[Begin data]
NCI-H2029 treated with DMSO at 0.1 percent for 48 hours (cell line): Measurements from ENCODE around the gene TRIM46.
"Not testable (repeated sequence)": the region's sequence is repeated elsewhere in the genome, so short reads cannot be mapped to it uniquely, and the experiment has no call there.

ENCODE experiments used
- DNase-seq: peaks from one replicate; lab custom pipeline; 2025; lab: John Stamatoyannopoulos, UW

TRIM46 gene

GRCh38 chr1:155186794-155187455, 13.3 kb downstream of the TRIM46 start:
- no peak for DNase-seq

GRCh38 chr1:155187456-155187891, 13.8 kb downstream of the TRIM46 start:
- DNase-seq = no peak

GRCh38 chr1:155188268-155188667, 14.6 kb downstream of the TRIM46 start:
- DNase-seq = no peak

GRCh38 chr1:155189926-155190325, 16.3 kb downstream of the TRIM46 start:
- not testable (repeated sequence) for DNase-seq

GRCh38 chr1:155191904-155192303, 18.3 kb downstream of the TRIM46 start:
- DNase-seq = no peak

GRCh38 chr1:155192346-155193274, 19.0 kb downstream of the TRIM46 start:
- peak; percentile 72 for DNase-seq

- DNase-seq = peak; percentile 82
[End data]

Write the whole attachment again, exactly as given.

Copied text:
NCI-H2029 treated with DMSO at 0.1 percent for 48 hours (cell line): Measurements from ENCODE around the gene TRIM46.
"Not testable (repeated sequence)": the region's sequence is repeated elsewhere in the genome, so short reads cannot be mapped to it uniquely, and the experiment has no call there.

ENCODE experiments used
- DNase-seq: peaks from one replicate; lab custom pipeline; 2025; lab: John Stamatoyannopoulos, UW

TRIM46 gene

GRCh38 chr1:155186794-155187455, 13.3 kb downstream of the TRIM46 start:
- no peak for DNase-seq

GRCh38 chr1:155187456-155187891, 13.8 kb downstream of the TRIM46 start:
- DNase-seq = no peak

GRCh38 chr1:155188268-155188667, 14.6 kb downstream of the TRIM46 start:
- DNase-seq = no peak

GRCh38 chr1:155189926-155190325, 16.3 kb downstream of the TRIM46 start:
- not testable (repeated sequence) for DNase-seq

GRCh38 chr1:155191904-155192303, 18.3 kb downstream of the TRIM46 start:
- DNase-seq = no peak

GRCh38 chr1:155192346-155193274, 19.0 kb downstream of the TRIM46 start:
- peak; percentile 72 for DNase-seq

- DNase-seq = peak; percentile 82